Focus on learning

John Hattie, currently co-chairing a Science of Learning Centre,  stated in an interview that "we need to bring back ‘learning’ as our focus (more than ‘teaching)’.  What does it mean to learn, which learning strategies are optimal (when, how, and where), how do we assess and evaluate how a student learns (wow, we have so many measures of achievement but how many measures of learning do we have!), and how do new advances in the science of learning help make the difference."

Yesterday 2 engineering students from University of Auckland spent the day showing students how to work with robots - how to code them, how to test the code on the maze, and how to improve the code so the robot could get through the maze. I observed them working with a Year 10 class. Knowing nothing about using robots in education, I was astonished to see what a difference it made to the students' learning. Instead of working on individual devices they naturally collaborated in groups and when there was an error in the code ie the robot went around in circles instead of turning a corner or taking a straight line, they quickly went back to the laptop to change the code. They did this over & over again without once putting their hands up to ask the teacher a question (usually they are very teacher-dependent) and they were able to get instant success when the robot followed the direction of the maze. The students were motivated and learning much like the Sugatra Mitra experiment with students from the poorer regions in India.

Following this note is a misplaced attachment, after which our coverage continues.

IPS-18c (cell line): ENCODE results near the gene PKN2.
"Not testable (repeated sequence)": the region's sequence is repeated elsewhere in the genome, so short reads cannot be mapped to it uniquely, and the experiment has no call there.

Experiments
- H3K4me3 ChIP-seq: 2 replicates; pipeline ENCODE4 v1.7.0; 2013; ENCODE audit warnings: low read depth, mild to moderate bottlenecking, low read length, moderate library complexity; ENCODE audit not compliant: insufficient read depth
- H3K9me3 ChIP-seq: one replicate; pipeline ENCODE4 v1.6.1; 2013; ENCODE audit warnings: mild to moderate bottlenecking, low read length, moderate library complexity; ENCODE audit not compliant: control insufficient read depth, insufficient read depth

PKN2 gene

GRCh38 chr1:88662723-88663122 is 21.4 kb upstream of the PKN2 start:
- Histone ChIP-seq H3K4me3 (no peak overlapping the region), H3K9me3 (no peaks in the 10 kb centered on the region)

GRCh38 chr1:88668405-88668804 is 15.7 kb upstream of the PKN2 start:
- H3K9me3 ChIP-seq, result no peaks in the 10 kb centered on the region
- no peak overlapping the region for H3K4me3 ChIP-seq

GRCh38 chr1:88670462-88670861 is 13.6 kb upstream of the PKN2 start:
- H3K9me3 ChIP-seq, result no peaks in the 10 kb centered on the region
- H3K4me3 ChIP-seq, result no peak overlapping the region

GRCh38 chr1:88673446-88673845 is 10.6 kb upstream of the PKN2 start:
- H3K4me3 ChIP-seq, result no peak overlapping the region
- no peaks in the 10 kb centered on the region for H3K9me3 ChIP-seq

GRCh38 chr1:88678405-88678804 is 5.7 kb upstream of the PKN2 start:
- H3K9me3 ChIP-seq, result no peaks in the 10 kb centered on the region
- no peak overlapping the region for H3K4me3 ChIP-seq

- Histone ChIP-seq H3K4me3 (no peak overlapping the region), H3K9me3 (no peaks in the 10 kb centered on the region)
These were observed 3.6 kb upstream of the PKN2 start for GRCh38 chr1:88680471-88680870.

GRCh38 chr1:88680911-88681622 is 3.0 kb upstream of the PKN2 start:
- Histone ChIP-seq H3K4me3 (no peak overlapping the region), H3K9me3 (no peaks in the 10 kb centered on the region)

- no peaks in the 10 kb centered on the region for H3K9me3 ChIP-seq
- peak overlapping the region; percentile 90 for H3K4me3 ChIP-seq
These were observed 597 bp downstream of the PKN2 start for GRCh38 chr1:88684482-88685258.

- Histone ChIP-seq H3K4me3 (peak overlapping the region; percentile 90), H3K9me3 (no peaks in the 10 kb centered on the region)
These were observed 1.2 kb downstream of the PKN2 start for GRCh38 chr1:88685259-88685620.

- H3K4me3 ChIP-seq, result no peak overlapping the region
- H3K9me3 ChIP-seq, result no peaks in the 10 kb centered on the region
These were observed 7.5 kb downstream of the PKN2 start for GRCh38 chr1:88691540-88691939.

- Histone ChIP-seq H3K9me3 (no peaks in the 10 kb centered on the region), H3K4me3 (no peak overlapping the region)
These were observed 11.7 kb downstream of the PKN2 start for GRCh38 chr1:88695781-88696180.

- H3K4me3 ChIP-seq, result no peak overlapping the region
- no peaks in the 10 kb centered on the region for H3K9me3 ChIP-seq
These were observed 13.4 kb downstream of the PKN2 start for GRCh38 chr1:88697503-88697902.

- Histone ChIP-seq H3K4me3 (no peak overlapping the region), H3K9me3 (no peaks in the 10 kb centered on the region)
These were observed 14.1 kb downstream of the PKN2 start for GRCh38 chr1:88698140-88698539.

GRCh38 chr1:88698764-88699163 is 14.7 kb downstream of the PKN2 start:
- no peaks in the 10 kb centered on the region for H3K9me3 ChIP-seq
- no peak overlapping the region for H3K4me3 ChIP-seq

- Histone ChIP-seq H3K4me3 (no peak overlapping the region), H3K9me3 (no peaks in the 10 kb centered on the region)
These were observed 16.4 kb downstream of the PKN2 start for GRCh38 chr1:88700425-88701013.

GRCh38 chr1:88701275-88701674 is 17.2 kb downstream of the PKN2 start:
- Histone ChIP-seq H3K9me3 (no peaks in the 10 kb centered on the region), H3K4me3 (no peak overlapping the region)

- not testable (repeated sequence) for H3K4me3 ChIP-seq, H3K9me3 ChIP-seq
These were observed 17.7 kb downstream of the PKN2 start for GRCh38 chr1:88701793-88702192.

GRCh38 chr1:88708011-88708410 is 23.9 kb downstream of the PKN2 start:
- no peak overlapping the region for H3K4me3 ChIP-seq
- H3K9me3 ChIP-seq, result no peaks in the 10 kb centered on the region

Looking at the 12 skills that the children in the Sugatra Mitra experiment learned by teaching themselves, should give us confidence that the new technology curriculum which is currently under consultation will be easily  rolled out in 2020 as an integral part of each learning area. John Hattie & Gregory Yates' book "Visible Learning and the Science of How We Learn" explains things such as:

  • how knowledge is acquired & stored
  • Memory and the impact of cognitive load
  • how music impacts on learning
  • achieving self control
  • invisible gorillas, inattentional blindness & paying attention
to name a few. (Gregory Yates is a cognitive psychologist).

See also Derek Wenmoth's blog post (Director of Core Education) "A Shake-up for Education". he attended the release of the final draft of the Digital Technologies Curriculum.


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